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Mental Health for Truck Drivers

May is Mental Health Awareness Month, so what better time to discuss mental health in our very own population? As we know, there are millions of truck drivers in America, and their risk for occupational-induced health issues is a concern. Truck driving is a high-stress job, and all too often, truck drivers have limited use of healthcare services and limited social support, which can result in mental health struggles ranging from mild to extreme in severity.

According to a study published in the Issues in Mental Health Nursing journal, surveyed truck drivers were found to have the following mental health conditions:

  1. Loneliness (27.9% of survey respondents)

  2. Depression (26.9%)

  3. Chronic sleep disturbances (20.6%)

  4. Anxiety (14.5%)

  5. Other emotional problems (13%)

Source: Issues Ment Health Nurs. 2012 Jul;33(7):436-44. doi: 10.3109/01612840.2012.665156

And a simple Internet search confirms the above. Truck drivers are not strangers to mental health struggles. So, what is there to do about it? There needs to be nationwide mental health reform so that all persons struggling have access to helpful care. This includes reducing the stigma associated with mental health struggles. Read more about that HERE and read on for suggestions about how to address your mental health now.

  1. Phone a friend. Or a family member. Anyone who makes you feel cared for and connected. Thankfully, technology makes this easy now. It also helps to take reminders of loved ones on the road with you, e.g. a favorite photo or note, and sending post cards is also a way to stay connected.

  2. Move your body. The benefits of physical activity are endless and are especially great when it comes to depression and anxiety. Keep in mind that any activity “counts” and has benefits, whether it’s walking or weight lifting or jumping jacks. Yoga is also beneficial; check out our Yoga for Truck Drivers post HERE. Physical activity also contributes to improved sleep, which takes us to the next suggestion.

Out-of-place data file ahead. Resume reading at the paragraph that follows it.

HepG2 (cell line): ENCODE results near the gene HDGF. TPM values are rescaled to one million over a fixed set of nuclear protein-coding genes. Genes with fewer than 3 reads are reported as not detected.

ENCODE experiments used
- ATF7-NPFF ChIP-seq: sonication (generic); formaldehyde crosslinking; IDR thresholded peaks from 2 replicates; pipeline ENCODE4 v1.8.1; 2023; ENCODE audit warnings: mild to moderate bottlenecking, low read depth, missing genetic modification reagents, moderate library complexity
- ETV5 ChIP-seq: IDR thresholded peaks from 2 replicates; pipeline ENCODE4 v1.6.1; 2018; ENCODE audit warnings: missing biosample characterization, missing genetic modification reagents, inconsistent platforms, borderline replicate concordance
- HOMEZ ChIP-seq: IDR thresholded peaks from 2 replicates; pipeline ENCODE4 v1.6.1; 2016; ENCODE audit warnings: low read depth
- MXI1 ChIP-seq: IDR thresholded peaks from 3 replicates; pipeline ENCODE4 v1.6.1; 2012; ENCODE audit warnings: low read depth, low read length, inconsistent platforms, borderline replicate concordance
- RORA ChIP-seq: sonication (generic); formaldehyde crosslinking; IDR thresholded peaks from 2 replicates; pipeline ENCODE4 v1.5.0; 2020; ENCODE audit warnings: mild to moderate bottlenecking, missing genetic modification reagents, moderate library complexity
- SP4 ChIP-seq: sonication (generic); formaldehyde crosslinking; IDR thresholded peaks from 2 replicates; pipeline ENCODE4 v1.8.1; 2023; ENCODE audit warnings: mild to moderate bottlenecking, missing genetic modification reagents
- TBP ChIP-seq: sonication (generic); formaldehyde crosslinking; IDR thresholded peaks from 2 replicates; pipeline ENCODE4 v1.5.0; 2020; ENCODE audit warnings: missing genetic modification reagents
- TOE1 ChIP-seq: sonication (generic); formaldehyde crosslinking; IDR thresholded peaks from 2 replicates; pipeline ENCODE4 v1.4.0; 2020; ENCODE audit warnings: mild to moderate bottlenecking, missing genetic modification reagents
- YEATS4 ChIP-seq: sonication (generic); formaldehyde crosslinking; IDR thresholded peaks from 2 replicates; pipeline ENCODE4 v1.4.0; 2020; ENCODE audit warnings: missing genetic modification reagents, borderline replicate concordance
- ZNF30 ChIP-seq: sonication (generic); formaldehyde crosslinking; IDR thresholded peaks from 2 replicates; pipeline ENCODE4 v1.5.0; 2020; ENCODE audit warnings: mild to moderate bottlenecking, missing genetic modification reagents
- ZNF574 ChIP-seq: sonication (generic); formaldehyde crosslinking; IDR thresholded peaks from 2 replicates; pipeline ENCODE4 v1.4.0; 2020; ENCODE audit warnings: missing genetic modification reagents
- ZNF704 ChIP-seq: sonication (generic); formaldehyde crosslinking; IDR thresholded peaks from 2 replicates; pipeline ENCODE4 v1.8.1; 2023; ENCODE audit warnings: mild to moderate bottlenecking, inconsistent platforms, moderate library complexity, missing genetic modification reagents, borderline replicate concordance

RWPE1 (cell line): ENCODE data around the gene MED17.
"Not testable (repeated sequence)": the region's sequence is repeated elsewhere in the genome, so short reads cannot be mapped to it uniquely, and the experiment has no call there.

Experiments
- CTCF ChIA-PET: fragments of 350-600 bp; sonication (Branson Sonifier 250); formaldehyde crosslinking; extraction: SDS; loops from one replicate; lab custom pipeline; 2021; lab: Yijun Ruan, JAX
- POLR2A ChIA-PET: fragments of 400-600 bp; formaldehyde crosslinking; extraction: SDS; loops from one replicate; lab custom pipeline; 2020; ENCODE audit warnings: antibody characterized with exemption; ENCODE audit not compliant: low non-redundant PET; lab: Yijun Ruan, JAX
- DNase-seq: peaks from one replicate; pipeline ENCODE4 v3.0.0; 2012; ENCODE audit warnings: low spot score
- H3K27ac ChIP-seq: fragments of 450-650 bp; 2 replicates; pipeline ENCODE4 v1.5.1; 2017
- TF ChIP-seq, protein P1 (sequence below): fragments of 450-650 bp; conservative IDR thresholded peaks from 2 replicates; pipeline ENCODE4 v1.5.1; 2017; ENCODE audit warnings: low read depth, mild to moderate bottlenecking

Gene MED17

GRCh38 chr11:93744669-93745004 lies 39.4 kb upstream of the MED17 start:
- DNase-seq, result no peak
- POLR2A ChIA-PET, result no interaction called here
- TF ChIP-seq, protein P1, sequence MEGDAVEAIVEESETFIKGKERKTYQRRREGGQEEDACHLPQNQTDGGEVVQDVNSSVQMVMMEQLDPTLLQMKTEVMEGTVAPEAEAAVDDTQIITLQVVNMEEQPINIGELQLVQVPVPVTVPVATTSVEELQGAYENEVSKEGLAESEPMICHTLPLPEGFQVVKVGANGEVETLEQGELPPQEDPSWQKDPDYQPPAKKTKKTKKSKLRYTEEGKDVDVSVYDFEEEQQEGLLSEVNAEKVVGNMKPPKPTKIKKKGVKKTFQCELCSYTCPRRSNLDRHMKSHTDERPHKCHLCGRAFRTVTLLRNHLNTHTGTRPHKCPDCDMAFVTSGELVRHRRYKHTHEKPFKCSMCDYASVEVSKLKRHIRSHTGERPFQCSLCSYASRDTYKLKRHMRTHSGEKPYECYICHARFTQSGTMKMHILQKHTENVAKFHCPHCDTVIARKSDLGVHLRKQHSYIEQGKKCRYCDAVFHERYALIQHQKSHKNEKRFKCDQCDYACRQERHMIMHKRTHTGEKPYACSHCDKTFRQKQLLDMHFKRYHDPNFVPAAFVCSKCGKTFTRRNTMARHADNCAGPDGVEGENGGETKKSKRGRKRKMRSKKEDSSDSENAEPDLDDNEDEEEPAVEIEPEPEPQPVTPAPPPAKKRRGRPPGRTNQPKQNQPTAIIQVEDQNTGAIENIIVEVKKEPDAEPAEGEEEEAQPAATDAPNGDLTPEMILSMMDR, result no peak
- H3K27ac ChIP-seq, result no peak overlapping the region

3. Get some sleep. Not just any sleep. Quality sleep. Chronic fatigue is especially linked to depression.

  4. Eat a varied and balanced diet. It’s important to have a wide variety of foods in order to stay well. Omega-3 fatty acids are especially beneficial for brain health and are found in high amounts in salmon, mackerel, tuna, sardines, flax seeds, chia seeds, and walnuts.

  5. Know warning signs. Nervousness, tension, dread, hopelessness, insomnia, digestive issues, mood swings, lethargy, and more can all be warning signs for severe mental health illness. Don’t ignore them. Though they may be common experiences of people, they are not “normal”.

  6. Seek help. Keep regular appointments with your general healthcare provider, and communicate any concerns to them. Seek out a therapist for talk therapy, which is widely known to be beneficial. Talkspace and BetterHelp are two virtual providers that are great options for those who aren’t able to attend in-person sessions regularly.

As it’s Mental Health Awareness Month, keep in mind that the time to speak out about mental health struggles is NOW. As many as one in five American suffers from some mental health struggle, and keeping quiet isn’t serving any of us. If there’s anything that we at Christenson Transportation can do to support you, our drivers, please reach out to us to let us know.

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